Food Choice and Sustainability: Why Buying Local, Eating Less Meat, and Taking Baby Steps Won't Work
What we choose to eat is killing our planet and us, yet use of the word 'sustainable' is ubiquitous. Explanation of this incongruity lies in the fact that sustainability efforts are rarely positioned to include food choice in an accurate manner. This is due to a number of influencing cultural, social, and political factors that disable our food production systems and limit our base of knowledge--falsely guiding us on a path of pseudo sustainability, while we devastate the ecosystems that support us, cause mass extinctions, and generate narrowing time lines that will ultimately jeopardize our very survival as a civilization. Food Choice and Sustainability is a groundbreaking new book that anyone who cares about our future and that of other species should read--individuals, academic institutions, businesses, organizations, and policy makers. Categories of global depletion are detailed, widely held myths are debunked, critical disconnects are exposed, and profound solutions are offered.
What people are saying - Write a review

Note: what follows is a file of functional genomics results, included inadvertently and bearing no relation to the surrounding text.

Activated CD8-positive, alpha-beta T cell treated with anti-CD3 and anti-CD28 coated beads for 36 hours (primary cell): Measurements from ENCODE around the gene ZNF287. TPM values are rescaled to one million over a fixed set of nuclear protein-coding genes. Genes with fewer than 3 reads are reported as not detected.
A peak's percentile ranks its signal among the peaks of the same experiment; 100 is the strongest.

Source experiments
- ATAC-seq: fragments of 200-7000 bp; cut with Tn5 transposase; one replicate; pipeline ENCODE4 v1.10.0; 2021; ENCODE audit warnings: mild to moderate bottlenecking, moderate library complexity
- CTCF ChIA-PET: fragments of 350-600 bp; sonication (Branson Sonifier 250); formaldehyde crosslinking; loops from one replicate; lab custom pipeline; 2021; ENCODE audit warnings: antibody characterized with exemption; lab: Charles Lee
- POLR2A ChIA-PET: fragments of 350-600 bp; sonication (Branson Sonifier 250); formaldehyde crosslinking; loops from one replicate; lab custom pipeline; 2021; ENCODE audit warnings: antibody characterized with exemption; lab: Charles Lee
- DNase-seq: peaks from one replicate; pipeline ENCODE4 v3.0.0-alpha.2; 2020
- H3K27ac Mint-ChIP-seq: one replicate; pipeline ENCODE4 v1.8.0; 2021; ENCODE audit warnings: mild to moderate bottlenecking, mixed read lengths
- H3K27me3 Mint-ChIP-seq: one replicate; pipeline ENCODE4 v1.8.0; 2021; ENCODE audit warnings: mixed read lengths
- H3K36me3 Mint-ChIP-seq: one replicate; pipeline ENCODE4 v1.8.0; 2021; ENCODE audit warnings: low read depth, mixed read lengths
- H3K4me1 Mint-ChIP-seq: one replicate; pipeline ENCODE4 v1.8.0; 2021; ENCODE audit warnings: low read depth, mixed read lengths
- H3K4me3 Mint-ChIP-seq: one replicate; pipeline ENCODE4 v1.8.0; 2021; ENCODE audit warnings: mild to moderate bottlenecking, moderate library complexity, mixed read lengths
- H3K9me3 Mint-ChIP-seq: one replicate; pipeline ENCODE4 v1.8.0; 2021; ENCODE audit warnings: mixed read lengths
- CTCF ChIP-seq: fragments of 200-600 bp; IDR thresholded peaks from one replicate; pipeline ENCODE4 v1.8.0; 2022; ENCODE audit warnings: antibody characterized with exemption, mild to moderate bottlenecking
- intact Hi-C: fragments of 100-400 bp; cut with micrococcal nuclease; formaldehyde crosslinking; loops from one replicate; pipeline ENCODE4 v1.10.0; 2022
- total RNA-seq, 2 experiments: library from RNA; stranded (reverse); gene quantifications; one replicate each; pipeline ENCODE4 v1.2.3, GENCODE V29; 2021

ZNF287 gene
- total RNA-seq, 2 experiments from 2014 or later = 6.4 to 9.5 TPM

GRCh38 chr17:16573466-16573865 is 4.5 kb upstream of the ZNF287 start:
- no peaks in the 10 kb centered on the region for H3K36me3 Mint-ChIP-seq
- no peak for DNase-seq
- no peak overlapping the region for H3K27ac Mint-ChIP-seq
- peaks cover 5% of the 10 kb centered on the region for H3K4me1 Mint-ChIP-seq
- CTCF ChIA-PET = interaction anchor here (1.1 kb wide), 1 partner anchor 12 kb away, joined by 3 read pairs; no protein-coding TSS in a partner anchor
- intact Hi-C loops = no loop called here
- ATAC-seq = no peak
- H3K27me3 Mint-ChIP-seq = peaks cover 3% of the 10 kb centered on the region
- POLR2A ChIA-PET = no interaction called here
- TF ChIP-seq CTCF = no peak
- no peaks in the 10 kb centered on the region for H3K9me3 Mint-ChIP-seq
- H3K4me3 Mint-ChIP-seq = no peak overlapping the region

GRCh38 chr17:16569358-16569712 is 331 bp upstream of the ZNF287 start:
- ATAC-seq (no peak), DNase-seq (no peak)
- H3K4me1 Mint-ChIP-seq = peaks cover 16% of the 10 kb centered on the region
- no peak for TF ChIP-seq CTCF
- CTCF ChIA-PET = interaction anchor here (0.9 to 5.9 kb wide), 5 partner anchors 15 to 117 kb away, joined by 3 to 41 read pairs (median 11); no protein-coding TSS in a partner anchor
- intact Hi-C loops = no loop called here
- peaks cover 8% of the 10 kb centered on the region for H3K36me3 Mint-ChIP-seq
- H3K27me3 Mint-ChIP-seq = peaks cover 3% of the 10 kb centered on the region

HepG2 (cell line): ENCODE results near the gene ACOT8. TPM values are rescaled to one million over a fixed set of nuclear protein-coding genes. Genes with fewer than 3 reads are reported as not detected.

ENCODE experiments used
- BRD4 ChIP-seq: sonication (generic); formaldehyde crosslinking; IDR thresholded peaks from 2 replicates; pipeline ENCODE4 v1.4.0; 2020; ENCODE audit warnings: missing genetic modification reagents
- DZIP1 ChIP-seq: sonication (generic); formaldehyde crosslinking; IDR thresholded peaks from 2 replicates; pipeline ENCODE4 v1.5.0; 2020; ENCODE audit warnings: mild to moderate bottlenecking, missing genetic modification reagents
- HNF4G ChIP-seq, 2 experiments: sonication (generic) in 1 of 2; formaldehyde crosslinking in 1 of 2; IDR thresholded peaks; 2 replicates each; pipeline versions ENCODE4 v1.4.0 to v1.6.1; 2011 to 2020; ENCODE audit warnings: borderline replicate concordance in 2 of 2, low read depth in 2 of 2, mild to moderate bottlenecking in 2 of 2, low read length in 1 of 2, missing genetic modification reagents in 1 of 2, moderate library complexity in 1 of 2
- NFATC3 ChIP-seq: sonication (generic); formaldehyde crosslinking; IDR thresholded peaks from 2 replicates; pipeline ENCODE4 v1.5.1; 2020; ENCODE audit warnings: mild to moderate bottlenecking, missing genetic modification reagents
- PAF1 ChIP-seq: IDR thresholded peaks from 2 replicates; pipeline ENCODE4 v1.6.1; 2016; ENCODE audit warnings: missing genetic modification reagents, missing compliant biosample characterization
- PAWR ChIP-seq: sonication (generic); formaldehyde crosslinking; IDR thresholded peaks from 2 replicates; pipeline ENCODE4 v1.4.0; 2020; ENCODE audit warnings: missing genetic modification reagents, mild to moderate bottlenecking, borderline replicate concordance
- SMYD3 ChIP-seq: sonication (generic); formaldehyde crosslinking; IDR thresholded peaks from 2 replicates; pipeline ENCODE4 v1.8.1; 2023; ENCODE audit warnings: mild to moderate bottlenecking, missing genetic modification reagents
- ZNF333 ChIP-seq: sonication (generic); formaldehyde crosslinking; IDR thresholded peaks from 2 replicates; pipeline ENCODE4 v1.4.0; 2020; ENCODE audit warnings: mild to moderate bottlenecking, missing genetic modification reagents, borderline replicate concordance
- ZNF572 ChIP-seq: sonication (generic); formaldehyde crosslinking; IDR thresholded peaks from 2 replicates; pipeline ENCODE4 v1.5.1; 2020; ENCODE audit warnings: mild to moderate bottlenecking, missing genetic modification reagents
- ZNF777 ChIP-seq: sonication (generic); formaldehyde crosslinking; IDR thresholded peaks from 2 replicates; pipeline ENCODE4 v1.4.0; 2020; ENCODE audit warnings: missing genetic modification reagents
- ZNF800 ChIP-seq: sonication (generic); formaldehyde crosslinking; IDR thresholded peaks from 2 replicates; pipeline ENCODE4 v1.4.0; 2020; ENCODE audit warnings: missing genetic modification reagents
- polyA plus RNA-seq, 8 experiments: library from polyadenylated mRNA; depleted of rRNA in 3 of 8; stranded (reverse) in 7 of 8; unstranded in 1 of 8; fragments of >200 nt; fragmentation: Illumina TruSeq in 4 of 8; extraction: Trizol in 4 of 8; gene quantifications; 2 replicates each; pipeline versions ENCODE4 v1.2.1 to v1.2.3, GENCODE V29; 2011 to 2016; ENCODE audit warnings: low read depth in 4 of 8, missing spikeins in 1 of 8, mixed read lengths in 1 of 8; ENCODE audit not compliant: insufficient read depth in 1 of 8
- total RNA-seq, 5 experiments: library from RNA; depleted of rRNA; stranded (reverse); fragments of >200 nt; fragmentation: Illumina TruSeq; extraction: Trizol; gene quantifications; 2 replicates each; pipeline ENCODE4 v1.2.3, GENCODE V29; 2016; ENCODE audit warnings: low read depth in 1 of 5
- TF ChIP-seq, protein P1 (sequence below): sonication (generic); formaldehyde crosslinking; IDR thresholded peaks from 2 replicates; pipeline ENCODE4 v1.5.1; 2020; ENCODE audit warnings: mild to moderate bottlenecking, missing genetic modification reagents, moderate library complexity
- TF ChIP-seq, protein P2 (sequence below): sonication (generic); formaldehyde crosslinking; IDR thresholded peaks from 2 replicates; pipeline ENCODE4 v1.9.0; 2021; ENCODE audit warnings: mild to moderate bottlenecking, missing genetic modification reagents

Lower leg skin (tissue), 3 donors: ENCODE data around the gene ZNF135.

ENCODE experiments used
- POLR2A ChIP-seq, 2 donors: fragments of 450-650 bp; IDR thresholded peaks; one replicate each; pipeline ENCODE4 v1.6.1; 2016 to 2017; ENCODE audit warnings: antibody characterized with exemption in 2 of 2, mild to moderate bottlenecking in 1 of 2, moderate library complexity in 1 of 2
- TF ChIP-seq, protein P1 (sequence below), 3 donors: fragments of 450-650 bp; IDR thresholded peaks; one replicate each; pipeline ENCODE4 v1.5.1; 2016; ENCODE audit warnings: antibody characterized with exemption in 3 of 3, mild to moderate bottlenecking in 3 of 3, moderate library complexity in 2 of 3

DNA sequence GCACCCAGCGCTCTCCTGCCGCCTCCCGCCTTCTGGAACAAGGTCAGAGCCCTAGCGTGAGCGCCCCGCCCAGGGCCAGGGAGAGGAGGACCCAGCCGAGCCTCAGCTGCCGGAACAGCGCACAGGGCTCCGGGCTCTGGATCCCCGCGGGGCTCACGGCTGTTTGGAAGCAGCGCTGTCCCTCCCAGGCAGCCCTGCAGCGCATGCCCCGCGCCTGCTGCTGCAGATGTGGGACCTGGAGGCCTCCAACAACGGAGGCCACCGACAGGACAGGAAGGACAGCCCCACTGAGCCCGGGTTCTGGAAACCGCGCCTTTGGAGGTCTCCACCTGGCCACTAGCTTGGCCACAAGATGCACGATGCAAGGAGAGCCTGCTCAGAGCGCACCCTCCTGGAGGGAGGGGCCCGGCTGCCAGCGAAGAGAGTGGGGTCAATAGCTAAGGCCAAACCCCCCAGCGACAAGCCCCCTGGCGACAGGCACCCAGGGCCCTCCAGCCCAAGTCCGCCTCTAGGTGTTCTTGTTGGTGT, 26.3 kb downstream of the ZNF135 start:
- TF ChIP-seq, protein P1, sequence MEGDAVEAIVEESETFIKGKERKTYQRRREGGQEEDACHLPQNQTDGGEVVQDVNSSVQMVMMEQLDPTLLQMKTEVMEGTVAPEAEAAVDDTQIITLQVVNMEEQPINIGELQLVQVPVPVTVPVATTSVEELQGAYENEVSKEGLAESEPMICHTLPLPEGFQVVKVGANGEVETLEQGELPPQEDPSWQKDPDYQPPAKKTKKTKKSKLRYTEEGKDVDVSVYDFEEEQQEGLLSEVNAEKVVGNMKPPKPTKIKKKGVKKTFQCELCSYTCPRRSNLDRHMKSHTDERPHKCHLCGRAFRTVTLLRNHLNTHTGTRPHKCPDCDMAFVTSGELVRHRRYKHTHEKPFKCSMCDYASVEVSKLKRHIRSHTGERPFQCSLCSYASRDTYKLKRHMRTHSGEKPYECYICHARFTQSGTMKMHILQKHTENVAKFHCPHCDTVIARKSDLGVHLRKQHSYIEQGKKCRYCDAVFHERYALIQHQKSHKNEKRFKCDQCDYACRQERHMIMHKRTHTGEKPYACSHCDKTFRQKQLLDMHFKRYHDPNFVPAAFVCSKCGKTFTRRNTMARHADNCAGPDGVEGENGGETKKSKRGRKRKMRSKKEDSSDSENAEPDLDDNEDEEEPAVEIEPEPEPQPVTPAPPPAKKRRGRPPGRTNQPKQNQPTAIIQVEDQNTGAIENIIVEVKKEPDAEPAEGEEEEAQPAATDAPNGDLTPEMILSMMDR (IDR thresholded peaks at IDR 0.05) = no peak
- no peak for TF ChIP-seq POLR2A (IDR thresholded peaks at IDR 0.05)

Reviewed by Kayti Nika Raet for Readers' Favorite
Food Choice and Sustainability, by Dr. Richard Oppenlander, is a non-fiction tome with the proactive subtitle: Why buying local, eating less meat, and taking baby steps won't work. As Dr. Richard Oppenlander states in the preface, Food Choice and Sustainability is “not about what to eat, it's about accurately defining 'sustainability' as it relates to food choices and making a fundamental change in our lives to better achieve it.”
While the modern movement to reverse global warming is mostly focused on things like changing out light bulbs or using ethanol to power more energy efficient cars, Dr. Richard Oppenlander points out that our largely animal-based diet does more to strip the Earth of finite resources and expand our carbon footprint that any gas-guzzler currently on the market. He encourages us to stop using the term 'sustainability' in a short-sighted manner and to encompass a larger range of issues that include both plants and animals. Dr. Oppenlander doesn't settle for any easy answers or pat solutions but, while I could sense that he was passionate about his subject and found myself agreeing with many of his points, Food Choice and Sustainability makes for rather dry reading. It lacked the punch of other social-conscious works such as Waiting for Superman, An Inconvenient Truth, or Fast-Food Nation, which is unfortunate because the information is very good and is one that needs to be spread.
Climate Change and the Easiest Way to Mitigate It
Depletion ofLand and Fresh Water
Our Oceans and Aquaculture
The World of Food Choice Disconnects and Becoming Connected
Why Should I Pay for What Everyone Else Decides to Eat?
Perspectives on Another Dimension